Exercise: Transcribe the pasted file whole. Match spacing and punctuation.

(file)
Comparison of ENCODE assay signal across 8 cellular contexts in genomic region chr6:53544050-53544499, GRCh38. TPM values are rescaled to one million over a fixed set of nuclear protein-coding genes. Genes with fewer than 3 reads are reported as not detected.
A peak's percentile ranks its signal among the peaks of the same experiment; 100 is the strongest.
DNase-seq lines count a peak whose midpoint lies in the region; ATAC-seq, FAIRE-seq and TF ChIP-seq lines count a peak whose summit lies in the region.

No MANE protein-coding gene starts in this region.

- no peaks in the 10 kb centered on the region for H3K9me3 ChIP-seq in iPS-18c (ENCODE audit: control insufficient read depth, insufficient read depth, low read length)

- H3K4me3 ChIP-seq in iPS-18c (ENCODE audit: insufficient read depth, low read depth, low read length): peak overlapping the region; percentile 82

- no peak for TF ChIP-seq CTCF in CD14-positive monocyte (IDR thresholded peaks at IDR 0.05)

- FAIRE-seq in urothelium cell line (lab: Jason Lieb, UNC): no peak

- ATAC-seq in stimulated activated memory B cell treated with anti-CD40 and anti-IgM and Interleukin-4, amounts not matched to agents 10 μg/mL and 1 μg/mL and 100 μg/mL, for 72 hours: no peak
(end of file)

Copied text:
Comparison of ENCODE assay signal across 8 cellular contexts in genomic region chr6:53544050-53544499, GRCh38. TPM values are rescaled to one million over a fixed set of nuclear protein-coding genes. Genes with fewer than 3 reads are reported as not detected.
A peak's percentile ranks its signal among the peaks of the same experiment; 100 is the strongest.
DNase-seq lines count a peak whose midpoint lies in the region; ATAC-seq, FAIRE-seq and TF ChIP-seq lines count a peak whose summit lies in the region.

No MANE protein-coding gene starts in this region.

- no peaks in the 10 kb centered on the region for H3K9me3 ChIP-seq in iPS-18c (ENCODE audit: control insufficient read depth, insufficient read depth, low read length)

- H3K4me3 ChIP-seq in iPS-18c (ENCODE audit: insufficient read depth, low read depth, low read length): peak overlapping the region; percentile 82

- no peak for TF ChIP-seq CTCF in CD14-positive monocyte (IDR thresholded peaks at IDR 0.05)

- FAIRE-seq in urothelium cell line (lab: Jason Lieb, UNC): no peak

- ATAC-seq in stimulated activated memory B cell treated with anti-CD40 and anti-IgM and Interleukin-4, amounts not matched to agents 10 μg/mL and 1 μg/mL and 100 μg/mL, for 72 hours: no peak